Callum: Beating the final mission in Homeworld

Homeworld was a pretty grueling experience for 14-year-old me. Not only was it a strategy game when I’d mostly stuck to RPGs to that point, but it had true 3D space combat. There was enough of a learning curve that, mechanically speaking, finishing the game felt awesome — but there’s more to it than that. 

I’m a nerd. I love sci-fi, but so often my favorite sci-fi strategy games (looking at you Sins of a Solar Empire) lack a sense of investment in the units being used — they’re either expendable pawns or they’re practically invulnerable — but in Homeworld, every ship became part of a narrative, right down to the smallest fighter. I couldn’t just throw my ships at the advancing enemy, I had to think, weigh up which ships were most valuable, and consider formations. Through all of this, there was one looming question: did I have enough ships?

My ragtag refugee fleet transformed from a handful of second-rate interceptors into a cutting-edge navy in exile over the course of the campaign, but there was one problem: half the ships I’d built or captured had been destroyed just before the final mission, and now I had to face a galactic empire’s last, most desperate line of defence. Positioning took ten minutes, and the fight lasted five. Every loss was excruciating, but then my fleet broke through the enemy lines and their flagship went down in flames less than a minute later. It felt like something right out of Star Wars.

Cav: “Macho Man” Randy Savage firing the shot that saved humanity in XCOM 2

Customizability has always been at the heart of XCOM, going back to the birth of the franchise with UFO: Enemy Unknown back in 1994. Being able to name your (generally short-lived) soldiers granted players a degree of personalization hitherto unheard of in games. Friends, family, every pop culture figure I knew – all at some point ended up in a squad to meet hot alien death.

It was 2016’s XCOM 2 that finally, after two decades of iteration, unlocked the feature’s full potential, with Steam Workshop functionality. Rather than spend hours trying to approximate characters’ looks on your own, you could just download the work of the community’s best creators, netting you a small army of pop culture’s finest in minutes.

After a long, hard road, strewn with the bodies of many noble fighters, I finally reached Operation Leviathan, XCOM 2’s final mission. An epic strike against the alien forces’ ruthless Avatars, my men were forced to hold out against everything the invaders could throw at us. Slowly advancing room to room, their strength being slowly whittled down by each wave of bug-eyed creeps, things were already looking grim when they made it to the Avatars, and it was getting worse by the second. Deadpool took a plasma blast to the face, and Big Boss was punished for good by a stray grenade. One by one, my team was going down, and it looked like it would take a miracle to win the day.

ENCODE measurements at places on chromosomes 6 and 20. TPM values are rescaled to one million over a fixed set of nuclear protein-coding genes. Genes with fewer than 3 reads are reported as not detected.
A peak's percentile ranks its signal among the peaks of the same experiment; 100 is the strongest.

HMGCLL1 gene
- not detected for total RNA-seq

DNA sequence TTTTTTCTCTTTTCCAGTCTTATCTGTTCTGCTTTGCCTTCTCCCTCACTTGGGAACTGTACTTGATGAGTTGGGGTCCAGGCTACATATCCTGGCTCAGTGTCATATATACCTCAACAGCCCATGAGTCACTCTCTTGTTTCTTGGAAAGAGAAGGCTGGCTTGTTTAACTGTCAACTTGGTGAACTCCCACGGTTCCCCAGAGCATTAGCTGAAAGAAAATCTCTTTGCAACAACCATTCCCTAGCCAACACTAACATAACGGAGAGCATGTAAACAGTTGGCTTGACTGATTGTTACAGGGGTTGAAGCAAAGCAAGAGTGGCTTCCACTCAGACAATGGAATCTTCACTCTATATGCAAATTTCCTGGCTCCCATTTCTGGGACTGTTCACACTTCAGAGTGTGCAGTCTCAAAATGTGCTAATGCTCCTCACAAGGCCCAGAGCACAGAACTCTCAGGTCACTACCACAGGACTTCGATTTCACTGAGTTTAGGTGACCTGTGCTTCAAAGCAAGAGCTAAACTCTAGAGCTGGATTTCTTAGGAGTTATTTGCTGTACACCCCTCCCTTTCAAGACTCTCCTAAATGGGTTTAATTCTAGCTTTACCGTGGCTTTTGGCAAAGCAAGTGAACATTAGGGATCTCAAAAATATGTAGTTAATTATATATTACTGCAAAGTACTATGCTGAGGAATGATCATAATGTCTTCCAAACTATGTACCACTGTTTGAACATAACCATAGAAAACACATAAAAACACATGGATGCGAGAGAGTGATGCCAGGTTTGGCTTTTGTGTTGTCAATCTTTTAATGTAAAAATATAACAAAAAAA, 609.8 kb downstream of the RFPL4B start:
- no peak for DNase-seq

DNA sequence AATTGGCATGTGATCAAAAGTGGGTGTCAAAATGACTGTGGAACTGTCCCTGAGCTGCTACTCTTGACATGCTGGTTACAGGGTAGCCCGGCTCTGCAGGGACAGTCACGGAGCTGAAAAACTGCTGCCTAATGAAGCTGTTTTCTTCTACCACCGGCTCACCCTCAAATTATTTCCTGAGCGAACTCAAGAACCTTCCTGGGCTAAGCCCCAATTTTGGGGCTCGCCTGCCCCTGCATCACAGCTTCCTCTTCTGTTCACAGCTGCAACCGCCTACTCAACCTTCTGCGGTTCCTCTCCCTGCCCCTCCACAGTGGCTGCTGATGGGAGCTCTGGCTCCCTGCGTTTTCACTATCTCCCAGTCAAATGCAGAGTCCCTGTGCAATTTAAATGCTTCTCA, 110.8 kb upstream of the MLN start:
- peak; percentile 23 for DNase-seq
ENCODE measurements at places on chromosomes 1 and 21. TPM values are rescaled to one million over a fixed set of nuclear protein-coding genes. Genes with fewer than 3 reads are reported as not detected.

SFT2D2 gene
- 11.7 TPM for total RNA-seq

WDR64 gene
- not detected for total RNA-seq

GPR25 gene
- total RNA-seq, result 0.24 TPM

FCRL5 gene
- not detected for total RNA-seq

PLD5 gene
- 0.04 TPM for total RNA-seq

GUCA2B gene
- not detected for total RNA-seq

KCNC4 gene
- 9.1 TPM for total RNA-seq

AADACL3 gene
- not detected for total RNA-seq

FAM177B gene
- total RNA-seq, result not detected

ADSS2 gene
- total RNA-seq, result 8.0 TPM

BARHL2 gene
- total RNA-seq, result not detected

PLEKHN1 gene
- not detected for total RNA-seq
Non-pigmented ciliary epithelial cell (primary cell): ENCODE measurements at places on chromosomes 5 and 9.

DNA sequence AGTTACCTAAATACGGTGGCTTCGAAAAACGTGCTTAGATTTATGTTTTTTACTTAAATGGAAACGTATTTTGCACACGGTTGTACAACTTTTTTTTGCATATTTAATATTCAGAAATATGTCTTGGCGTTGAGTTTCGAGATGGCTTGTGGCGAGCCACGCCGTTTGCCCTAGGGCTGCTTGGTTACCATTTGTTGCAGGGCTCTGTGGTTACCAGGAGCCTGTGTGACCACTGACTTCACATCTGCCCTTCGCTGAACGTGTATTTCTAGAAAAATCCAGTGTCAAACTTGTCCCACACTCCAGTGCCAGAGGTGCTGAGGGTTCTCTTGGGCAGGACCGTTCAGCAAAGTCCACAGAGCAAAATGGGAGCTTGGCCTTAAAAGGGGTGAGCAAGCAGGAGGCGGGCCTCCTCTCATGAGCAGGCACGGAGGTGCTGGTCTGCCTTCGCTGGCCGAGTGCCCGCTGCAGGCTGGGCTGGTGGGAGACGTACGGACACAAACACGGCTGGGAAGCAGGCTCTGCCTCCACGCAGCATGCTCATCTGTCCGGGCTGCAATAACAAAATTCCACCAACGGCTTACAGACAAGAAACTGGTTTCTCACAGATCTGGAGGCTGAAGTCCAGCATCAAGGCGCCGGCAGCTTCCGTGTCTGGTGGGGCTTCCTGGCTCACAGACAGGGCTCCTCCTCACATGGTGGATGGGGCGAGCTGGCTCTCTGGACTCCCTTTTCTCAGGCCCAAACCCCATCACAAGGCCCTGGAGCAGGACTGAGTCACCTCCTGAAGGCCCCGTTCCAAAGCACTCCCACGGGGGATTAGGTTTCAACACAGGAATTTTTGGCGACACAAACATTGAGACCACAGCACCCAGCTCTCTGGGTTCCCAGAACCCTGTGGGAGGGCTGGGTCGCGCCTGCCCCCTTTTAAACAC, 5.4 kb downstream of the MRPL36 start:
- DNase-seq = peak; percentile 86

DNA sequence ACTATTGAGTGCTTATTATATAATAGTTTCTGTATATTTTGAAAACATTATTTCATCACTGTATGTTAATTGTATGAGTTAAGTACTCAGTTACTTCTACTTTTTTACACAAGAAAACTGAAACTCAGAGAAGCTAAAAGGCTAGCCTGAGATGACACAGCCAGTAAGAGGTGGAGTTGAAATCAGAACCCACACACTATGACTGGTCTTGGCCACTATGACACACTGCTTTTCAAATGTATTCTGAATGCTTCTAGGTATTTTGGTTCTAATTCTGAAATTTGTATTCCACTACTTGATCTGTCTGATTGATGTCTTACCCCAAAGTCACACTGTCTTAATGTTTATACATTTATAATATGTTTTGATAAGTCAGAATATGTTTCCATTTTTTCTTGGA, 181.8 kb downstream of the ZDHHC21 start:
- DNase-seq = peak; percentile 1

Enter wrestling legend “Macho Man” Randy Savage, with one lucky burst from his assault rifle that was enough to take down the last Avatar. It was a fluke shot that would be heard around the world, crippling the alien forces and allowing humanity to take back the planet. Many legends came from this war, but it will be forever known how the Macho Madness saved the Earth, and secured XCOM 2 a place in my heart forever. Oooh yeeeeeeah.

Jake: Getting out of the hotel basement in The Last of Us

I’m not good with horror in any medium, and I spent every last second of The Last of Us absolutely convinced that something insanely, ridiculously scary that I would take years to recover from was around every single corner I turned. I figured that the more I prepared myself for that moment, the less risk I had of jumping through my roof or perforating every eardrum in a two kilometre radius, or straight-up going into cardiac arrest… and that moment never came. Using incredible audio visual and environmental design, Naughty Dog created an experience wherein the threat of being scared was worse than the actual scare; it was an experience designed to keep your heart rate up nice and high without ever giving you the heart attack it made you anticipate, and that’s why it’ll go down as one of my favourite gaming experiences of all time. 

With that being said, though, I don’t think I’ve ever discussed The Last of Us without mentioning the scene in the hotel basement. Right after confronting my intense fear of deep water (in this case, drowning) by forcing me to swim through a room where there wasn’t even an air pocket, the game had me tip-toeing around in almost complete darkness, looking for a way out of a basement crawling with Cordyceps zombies. I didn’t go into this room with any strategy at all: most people spot the door first and are able to plot their path, but I found the keycard and stumbled across the generator — the ridiculously loud generator in a basement full of creatures with super-hearing — without ever seeing what it would power. All I knew was that there’s never been a keycard scanner that didn’t require power. My heart started to race as soon as I saw the generator, but that was absolutely nothing compared to the palpitations that came after I turned it on and heard the entire population of the basement shriek and start running head-first at me (fortunately for me, I wasn’t the only one).